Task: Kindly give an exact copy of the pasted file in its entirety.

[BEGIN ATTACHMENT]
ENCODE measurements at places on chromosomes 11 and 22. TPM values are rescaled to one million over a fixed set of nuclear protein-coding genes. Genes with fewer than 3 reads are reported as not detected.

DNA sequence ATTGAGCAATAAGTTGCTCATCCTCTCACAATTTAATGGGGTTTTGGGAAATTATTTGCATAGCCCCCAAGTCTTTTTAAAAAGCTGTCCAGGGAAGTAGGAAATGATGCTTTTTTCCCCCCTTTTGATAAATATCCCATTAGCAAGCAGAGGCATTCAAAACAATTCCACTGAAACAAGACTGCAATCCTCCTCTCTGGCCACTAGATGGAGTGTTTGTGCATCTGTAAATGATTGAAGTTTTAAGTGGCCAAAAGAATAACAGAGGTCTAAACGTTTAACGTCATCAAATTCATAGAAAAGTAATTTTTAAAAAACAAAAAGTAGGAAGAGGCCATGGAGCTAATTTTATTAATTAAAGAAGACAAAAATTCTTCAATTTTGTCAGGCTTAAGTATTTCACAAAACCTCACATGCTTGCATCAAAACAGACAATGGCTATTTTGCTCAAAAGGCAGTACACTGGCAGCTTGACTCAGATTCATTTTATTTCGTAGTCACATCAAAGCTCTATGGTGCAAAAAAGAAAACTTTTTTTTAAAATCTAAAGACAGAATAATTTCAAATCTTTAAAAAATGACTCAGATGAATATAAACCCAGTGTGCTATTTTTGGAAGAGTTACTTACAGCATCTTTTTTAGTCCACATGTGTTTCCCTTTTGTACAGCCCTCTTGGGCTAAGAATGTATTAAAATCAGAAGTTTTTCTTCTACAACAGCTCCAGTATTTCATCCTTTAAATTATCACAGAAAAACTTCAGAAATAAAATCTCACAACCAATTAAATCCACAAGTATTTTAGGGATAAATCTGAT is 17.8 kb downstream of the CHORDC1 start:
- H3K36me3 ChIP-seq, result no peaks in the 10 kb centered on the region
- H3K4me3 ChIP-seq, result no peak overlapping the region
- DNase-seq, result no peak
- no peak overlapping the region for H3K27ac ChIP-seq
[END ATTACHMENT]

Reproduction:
ENCODE measurements at places on chromosomes 11 and 22. TPM values are rescaled to one million over a fixed set of nuclear protein-coding genes. Genes with fewer than 3 reads are reported as not detected.

DNA sequence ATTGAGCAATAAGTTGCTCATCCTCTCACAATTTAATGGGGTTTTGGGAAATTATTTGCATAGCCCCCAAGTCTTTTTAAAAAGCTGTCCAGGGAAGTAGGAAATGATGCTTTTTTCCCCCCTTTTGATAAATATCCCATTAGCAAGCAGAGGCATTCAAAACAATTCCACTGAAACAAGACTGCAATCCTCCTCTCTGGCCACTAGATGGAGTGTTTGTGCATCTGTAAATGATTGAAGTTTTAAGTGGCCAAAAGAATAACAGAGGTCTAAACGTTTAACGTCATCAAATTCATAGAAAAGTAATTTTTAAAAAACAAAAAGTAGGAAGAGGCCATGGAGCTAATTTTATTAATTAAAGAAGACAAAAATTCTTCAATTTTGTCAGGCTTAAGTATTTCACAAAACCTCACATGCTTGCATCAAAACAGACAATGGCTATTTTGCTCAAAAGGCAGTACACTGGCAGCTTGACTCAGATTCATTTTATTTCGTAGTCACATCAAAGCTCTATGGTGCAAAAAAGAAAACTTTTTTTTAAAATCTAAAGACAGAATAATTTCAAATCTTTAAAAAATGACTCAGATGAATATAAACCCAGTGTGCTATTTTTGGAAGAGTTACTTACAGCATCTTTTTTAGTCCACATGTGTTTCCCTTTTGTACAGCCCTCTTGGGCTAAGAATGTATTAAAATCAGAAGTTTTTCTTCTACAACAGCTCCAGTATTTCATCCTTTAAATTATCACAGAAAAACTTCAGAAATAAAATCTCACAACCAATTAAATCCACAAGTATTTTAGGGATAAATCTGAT is 17.8 kb downstream of the CHORDC1 start:
- H3K36me3 ChIP-seq, result no peaks in the 10 kb centered on the region
- H3K4me3 ChIP-seq, result no peak overlapping the region
- DNase-seq, result no peak
- no peak overlapping the region for H3K27ac ChIP-seq